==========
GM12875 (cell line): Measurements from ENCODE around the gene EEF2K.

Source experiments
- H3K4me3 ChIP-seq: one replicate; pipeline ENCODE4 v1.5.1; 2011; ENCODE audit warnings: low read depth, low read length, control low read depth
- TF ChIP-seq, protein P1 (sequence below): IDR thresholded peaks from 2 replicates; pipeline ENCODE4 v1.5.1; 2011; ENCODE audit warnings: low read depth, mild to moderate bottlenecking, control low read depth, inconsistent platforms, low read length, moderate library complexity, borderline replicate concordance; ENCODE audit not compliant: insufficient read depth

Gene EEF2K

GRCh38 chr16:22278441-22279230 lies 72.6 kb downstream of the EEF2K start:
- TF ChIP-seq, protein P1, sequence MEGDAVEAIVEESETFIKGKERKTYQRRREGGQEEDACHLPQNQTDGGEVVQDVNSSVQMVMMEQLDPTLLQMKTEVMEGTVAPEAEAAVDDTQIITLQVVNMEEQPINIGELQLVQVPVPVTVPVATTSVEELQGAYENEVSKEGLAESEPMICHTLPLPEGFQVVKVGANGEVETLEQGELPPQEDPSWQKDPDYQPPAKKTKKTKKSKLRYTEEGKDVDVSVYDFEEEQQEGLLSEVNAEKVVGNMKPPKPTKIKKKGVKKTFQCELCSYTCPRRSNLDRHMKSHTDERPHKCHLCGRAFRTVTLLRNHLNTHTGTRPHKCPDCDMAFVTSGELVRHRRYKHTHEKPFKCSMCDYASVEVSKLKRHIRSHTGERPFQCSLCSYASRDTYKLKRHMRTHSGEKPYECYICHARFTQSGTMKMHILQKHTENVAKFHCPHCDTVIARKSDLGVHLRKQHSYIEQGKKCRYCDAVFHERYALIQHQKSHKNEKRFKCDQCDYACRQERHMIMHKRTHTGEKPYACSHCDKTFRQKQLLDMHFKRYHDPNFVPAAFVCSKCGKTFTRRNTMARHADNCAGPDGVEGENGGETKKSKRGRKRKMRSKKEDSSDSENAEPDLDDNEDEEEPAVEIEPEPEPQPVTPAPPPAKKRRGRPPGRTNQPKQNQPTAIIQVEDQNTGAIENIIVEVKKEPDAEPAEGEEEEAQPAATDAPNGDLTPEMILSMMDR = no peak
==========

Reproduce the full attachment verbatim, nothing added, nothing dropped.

GM12875 (cell line): Measurements from ENCODE around the gene EEF2K.

Source experiments
- H3K4me3 ChIP-seq: one replicate; pipeline ENCODE4 v1.5.1; 2011; ENCODE audit warnings: low read depth, low read length, control low read depth
- TF ChIP-seq, protein P1 (sequence below): IDR thresholded peaks from 2 replicates; pipeline ENCODE4 v1.5.1; 2011; ENCODE audit warnings: low read depth, mild to moderate bottlenecking, control low read depth, inconsistent platforms, low read length, moderate library complexity, borderline replicate concordance; ENCODE audit not compliant: insufficient read depth

Gene EEF2K

GRCh38 chr16:22278441-22279230 lies 72.6 kb downstream of the EEF2K start:
- TF ChIP-seq, protein P1, sequence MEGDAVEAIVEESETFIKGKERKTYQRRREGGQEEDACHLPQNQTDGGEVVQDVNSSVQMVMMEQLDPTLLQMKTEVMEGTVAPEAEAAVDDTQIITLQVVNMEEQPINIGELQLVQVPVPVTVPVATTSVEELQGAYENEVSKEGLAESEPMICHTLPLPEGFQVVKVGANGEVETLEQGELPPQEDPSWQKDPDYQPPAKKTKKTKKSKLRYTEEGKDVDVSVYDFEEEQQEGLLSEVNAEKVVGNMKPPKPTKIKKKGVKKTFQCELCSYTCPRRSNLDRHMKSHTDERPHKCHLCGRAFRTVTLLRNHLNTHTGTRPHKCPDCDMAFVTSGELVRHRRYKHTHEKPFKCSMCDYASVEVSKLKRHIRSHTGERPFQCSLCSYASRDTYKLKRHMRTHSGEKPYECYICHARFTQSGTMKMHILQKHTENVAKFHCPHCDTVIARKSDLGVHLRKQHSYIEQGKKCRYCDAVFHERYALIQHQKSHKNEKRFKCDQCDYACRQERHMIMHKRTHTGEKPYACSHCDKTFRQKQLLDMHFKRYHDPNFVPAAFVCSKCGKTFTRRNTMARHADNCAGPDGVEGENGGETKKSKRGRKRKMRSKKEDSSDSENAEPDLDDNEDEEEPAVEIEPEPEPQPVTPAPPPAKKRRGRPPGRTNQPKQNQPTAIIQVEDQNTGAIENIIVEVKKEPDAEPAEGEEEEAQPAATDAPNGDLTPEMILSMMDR = no peak